Welcome to your weekly digest of approaching regulatory and clinical readouts. Topline data from two phase II trials of Afferent Pharmaceuticals’ antitussive AF-219 are imminent, and the company needs them to be positive if it is to make a success of its planned IPO.
Bavarian Nordic, meanwhile, will soon see three interim analyses of its phase III trial of the prostate cancer therapy Prostvac. If the study is stopped for efficacy Bristol-Myers Squibb could exercise its option to license the project, handing Bavarian $80m.
Afferent Pharmaceuticals raised $55m in a series C round back in July, and has made no secret of its ambition to go public. Participants in the series C, which included the crossover funds Fidelity, Jennison Associates and New Leaf Venture Partners, will be closely watching for the results of phase II trials of AF-219, Afferent’s only clinical candidate, to gauge their chances of making a decent return.
AF-219, a P2X purinoceptor 3 antagonist licensed from Roche, is in two 30-patient phase II studies in chronic refractory cough, one in Europe and one in the US.
According to clinicaltrials.gov, the US study, AF219-010, has a placebo controlled crossover design that will see patients receive AF-219 as a 50mg pill twice daily for 16 days in the active treatment phase. The primary endpoint is reduction in cough frequency as assessed by 24-hour sound recordings.
In the European trial, AF219-015, patients received a single oral dose of AF-219 50mg with the aim of determining whether AF-219 can increase the threshold for coughing as concentrations of inhaled capsaicin are increased to stimulate coughing.
If these studies hit, phase III testing could begin in 2017. The California company is also testing the project in idiopathic pulmonary fibrosis – a six-patient phase II trial is due to read out soon – and phase II trials in osteoarthritis and cystitis/bladder pain syndrome have also been conducted.
More immediately, though, a hit would set Afferent up nicely for a float and a new phase in the company’s development.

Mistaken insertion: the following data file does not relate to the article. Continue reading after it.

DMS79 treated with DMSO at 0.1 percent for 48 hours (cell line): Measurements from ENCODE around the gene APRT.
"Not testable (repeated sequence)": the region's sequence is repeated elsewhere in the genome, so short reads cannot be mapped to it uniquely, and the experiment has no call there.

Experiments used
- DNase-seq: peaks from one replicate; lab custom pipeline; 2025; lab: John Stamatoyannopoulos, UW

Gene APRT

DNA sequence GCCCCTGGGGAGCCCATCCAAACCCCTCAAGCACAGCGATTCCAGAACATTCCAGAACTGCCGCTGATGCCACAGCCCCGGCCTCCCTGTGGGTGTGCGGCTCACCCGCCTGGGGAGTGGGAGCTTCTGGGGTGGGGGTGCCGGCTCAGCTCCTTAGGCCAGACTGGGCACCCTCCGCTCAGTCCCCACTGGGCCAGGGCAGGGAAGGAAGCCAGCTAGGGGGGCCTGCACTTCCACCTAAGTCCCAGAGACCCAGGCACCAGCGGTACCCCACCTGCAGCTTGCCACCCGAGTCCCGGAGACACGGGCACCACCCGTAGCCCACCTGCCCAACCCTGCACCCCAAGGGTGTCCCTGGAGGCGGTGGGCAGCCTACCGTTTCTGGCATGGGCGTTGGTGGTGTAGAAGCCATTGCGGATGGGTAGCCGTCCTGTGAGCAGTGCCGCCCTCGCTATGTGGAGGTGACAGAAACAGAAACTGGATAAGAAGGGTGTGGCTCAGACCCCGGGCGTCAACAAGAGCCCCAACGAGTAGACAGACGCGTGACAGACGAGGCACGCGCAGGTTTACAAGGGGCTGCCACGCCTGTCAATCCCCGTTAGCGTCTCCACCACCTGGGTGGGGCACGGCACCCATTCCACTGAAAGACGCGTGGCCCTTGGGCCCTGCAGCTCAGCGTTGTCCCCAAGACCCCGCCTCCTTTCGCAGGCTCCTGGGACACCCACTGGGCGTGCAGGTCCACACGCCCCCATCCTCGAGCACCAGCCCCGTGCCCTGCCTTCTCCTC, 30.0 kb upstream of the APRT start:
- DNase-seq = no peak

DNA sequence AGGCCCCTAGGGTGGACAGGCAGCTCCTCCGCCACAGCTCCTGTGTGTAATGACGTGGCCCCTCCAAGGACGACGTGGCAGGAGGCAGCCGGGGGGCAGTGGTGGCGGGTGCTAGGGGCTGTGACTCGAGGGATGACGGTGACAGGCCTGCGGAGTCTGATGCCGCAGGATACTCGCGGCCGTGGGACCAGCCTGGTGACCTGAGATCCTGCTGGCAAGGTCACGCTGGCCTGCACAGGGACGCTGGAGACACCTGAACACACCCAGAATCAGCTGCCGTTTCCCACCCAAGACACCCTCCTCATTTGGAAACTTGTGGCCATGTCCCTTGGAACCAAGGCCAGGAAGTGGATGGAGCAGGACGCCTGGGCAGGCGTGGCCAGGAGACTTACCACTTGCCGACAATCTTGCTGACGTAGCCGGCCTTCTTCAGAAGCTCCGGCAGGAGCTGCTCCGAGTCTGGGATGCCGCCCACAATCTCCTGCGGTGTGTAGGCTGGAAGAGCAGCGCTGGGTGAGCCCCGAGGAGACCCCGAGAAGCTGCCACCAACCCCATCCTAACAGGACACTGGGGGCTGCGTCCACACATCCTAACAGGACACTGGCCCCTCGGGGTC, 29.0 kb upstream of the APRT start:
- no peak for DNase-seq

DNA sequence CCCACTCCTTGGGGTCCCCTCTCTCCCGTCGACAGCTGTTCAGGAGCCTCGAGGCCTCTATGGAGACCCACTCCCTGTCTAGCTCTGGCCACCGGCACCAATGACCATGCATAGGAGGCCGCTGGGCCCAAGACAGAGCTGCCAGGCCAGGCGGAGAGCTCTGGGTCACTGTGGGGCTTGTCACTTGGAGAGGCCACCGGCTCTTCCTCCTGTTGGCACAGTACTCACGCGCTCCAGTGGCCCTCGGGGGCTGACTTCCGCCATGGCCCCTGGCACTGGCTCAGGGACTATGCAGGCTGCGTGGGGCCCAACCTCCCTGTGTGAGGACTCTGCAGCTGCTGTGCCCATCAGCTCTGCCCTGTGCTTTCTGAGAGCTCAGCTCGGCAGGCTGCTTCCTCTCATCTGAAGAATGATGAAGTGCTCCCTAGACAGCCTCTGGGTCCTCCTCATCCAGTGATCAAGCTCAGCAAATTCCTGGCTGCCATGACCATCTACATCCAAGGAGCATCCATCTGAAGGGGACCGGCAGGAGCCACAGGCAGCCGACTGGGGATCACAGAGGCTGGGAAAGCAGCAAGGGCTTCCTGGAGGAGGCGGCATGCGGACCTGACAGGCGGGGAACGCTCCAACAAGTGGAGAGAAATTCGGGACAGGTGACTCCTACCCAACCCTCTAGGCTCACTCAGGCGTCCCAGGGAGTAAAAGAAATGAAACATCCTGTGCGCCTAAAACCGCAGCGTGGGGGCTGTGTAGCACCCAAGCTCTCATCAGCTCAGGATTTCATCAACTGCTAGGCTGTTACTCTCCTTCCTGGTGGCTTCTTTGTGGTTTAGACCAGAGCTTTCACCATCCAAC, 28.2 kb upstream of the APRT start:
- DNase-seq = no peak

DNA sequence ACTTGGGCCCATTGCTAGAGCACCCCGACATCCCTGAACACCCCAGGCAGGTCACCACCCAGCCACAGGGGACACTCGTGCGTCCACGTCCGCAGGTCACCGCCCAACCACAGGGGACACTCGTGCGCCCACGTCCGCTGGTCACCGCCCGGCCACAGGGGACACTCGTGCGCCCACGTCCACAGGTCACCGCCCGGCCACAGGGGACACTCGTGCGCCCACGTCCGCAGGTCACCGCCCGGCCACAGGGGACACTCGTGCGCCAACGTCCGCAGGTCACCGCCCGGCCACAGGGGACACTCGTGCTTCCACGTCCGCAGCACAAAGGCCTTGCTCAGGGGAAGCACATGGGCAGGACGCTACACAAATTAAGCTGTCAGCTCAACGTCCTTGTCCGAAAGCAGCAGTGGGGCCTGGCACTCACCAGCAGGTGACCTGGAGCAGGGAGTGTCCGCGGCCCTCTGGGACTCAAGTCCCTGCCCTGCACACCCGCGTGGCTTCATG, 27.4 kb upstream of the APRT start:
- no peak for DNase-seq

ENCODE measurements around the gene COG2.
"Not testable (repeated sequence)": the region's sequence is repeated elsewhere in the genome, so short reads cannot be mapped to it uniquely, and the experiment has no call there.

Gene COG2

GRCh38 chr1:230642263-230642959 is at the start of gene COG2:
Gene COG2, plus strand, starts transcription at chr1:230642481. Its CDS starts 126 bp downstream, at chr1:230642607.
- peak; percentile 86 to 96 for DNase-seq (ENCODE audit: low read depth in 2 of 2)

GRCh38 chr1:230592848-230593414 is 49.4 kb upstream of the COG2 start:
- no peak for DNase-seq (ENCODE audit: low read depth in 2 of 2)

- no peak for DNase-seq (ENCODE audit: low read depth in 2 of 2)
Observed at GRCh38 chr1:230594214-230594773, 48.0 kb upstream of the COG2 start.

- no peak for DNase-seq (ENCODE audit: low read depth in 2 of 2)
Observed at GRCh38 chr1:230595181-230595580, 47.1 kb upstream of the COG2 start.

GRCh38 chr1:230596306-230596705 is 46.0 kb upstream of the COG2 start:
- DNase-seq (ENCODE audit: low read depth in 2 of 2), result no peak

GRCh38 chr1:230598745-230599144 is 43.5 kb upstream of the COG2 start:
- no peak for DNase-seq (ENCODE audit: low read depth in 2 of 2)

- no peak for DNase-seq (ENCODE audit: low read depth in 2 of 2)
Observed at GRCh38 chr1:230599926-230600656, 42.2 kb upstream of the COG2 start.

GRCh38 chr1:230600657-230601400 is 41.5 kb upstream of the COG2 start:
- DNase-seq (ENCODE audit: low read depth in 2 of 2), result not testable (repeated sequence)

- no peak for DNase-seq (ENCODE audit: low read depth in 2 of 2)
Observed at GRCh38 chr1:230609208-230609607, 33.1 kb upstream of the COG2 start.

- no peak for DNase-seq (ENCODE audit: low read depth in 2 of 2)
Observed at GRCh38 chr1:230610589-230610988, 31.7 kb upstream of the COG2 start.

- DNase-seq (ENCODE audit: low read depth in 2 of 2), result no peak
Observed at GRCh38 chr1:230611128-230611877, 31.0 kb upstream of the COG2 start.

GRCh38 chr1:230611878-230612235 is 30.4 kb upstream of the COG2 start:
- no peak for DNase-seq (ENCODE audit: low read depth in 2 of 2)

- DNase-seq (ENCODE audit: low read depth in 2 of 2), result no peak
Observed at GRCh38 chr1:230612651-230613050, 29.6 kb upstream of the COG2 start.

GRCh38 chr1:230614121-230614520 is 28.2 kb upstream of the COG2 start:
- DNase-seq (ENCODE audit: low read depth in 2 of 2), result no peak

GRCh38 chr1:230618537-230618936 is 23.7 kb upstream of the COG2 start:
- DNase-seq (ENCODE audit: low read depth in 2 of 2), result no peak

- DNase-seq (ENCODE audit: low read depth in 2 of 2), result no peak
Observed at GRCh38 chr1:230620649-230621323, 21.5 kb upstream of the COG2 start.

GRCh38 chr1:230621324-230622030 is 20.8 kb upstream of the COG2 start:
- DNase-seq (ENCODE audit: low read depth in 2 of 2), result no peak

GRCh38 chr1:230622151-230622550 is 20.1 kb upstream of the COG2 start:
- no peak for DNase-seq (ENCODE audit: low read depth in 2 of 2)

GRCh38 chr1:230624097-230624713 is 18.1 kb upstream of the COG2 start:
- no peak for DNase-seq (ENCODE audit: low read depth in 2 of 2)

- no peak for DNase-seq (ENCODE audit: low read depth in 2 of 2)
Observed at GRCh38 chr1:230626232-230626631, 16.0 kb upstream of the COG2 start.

Futility and efficacy
Bavarian’s Prostvac, an allogeneic vaccine, looked like it was getting left behind in the fast-paced prostate cancer area until Bristol-Myers Squibb stepped in with a $60m option deal in March (Bristol bets that yesterday’s prostate vaccine could score tomorrow, March 4, 2015).
Bristol’s striking of a formal alliance would be worth an $80m milestone to Bavarian, likely triggered by efficacy data from Prostvac’s 1,298-patient phase III trial, Prospect, which completed recruitment last December. While final readout, after 534 deaths, is not expected until next year the promise of three interim analyses is a key investor focus.
This is because an early halt for efficacy could trigger Bristol’s exercise of the deal early.
Edison analysts believe that the first of these event-driven analyses will most likely assess futility, with efficacy examined in the last two; as such, in the near term there is a risk that Prospect might fail, though this seems unrealistic in light of the phase II data.
That earlier trial had shown median overall survival of 25.1 months for Prostvac versus 16.6 for placebo, with a 44% reduction in risk of death. Prospect is being run under a US special protocol assessment targeting an 18% reduction in risk of death, so it is a safe bet that an early separation of the survival curves suggesting greater benefit than this might lead to an efficacy halt.
What could go wrong? For one thing the phase II survival benefit might have been unrealistically inflated by an imbalance in patients recruited into the two study arms, as argued by Kerrisdale Capital, a fund that is short Bavarian. Another point is the long history of failure of cancer vaccines, though there are important differences between Prostvac and Dendreon’s Provenge, for instance.
Then there is the entry into the prostate cancer paradigm of highly efficacious new treatments like Medivation/Astellas’s Xtandi, Johnson & Johnson’s Zytiga and Bayer’s Xofigo. The introduction of these treatments in placebo patients whose disease progresses has scuppered the studies of Takeda’s ortoronel and Active Biotech’s tasquinimod, for instance.
That said, Bristol’s bet – cautious though it is – endorses Bavarian’s move to embark solo on the Prospect trial. Early success would set Bavarian up for $420m of near-term milestones, though failure would vindicate Kerrisdale’s short position.
|Bavarian Nordic||Prostvac||Prospect||1,200 pre-chemo patients, Prostvac + GM-CSF vs Prostvac vs placebo, median OS primary endpoint||NCT01322490|
|Afferent Pharmaceuticals||AF-219||AF219-010||30 patients, AF-219 vs placebo, cough frequency primary endpoint||NCT02349425|
|Afferent Pharmaceuticals||AF-219||AF219-015||30 patients, AF-219 vs placebo, cough reflex sensitivity primary endpoint||NCT02397460|